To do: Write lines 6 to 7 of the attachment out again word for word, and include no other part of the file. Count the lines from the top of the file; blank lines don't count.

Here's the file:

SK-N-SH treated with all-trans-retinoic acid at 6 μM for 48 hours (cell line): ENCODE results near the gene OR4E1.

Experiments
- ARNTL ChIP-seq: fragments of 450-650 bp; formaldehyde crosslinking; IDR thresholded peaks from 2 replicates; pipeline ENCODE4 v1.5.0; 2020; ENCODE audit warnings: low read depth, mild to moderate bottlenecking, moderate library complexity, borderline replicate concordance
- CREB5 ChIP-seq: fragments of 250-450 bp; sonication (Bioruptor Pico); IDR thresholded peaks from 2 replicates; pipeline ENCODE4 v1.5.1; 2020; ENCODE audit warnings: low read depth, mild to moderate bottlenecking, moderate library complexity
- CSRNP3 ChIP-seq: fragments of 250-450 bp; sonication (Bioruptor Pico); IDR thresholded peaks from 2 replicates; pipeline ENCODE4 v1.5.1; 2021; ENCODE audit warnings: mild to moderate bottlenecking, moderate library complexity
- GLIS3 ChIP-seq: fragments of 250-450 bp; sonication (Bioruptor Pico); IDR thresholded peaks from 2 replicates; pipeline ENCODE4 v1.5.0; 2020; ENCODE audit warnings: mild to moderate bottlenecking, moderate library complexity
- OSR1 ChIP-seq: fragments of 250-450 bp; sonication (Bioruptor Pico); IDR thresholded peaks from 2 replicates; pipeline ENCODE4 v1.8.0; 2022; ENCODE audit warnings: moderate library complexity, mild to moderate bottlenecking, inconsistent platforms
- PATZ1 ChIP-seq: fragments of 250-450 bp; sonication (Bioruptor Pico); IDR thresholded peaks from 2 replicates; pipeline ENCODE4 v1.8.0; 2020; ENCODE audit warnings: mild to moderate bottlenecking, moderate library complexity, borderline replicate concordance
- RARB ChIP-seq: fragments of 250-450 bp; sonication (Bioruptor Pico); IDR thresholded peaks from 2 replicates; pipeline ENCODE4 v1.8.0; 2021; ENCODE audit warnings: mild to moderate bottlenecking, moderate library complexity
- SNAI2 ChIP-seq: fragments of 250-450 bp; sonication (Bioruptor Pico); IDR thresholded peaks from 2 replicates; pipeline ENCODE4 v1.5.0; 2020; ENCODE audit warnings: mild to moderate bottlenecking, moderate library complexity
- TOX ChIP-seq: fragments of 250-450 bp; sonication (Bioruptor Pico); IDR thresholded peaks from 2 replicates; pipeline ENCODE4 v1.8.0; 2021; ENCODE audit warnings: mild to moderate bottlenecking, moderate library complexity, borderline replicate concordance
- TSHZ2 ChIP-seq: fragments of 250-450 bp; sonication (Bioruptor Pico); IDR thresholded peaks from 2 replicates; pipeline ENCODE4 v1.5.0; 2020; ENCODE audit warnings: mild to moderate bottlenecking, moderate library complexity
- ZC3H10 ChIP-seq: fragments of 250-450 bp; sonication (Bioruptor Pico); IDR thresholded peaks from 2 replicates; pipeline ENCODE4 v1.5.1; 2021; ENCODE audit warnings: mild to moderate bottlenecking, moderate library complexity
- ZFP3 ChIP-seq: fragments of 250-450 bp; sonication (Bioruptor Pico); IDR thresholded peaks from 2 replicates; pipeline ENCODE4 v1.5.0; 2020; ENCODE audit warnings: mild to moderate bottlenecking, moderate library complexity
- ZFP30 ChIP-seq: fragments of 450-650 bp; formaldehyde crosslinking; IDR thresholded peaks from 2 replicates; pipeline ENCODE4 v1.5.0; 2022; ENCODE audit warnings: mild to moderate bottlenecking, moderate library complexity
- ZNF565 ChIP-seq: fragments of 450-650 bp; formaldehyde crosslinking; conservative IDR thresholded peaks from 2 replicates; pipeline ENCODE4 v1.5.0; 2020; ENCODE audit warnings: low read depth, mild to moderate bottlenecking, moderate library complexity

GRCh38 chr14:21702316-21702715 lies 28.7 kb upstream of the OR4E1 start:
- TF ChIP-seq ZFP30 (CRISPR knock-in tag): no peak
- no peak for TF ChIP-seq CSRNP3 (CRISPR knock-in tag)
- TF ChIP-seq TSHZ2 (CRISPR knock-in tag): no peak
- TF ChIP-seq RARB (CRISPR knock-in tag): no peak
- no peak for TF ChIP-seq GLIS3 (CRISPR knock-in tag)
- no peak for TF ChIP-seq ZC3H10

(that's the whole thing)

- GLIS3 ChIP-seq: fragments of 250-450 bp; sonication (Bioruptor Pico); IDR thresholded peaks from 2 replicates; pipeline ENCODE4 v1.5.0; 2020; ENCODE audit warnings: mild to moderate bottlenecking, moderate library complexity
- OSR1 ChIP-seq: fragments of 250-450 bp; sonication (Bioruptor Pico); IDR thresholded peaks from 2 replicates; pipeline ENCODE4 v1.8.0; 2022; ENCODE audit warnings: moderate library complexity, mild to moderate bottlenecking, inconsistent platforms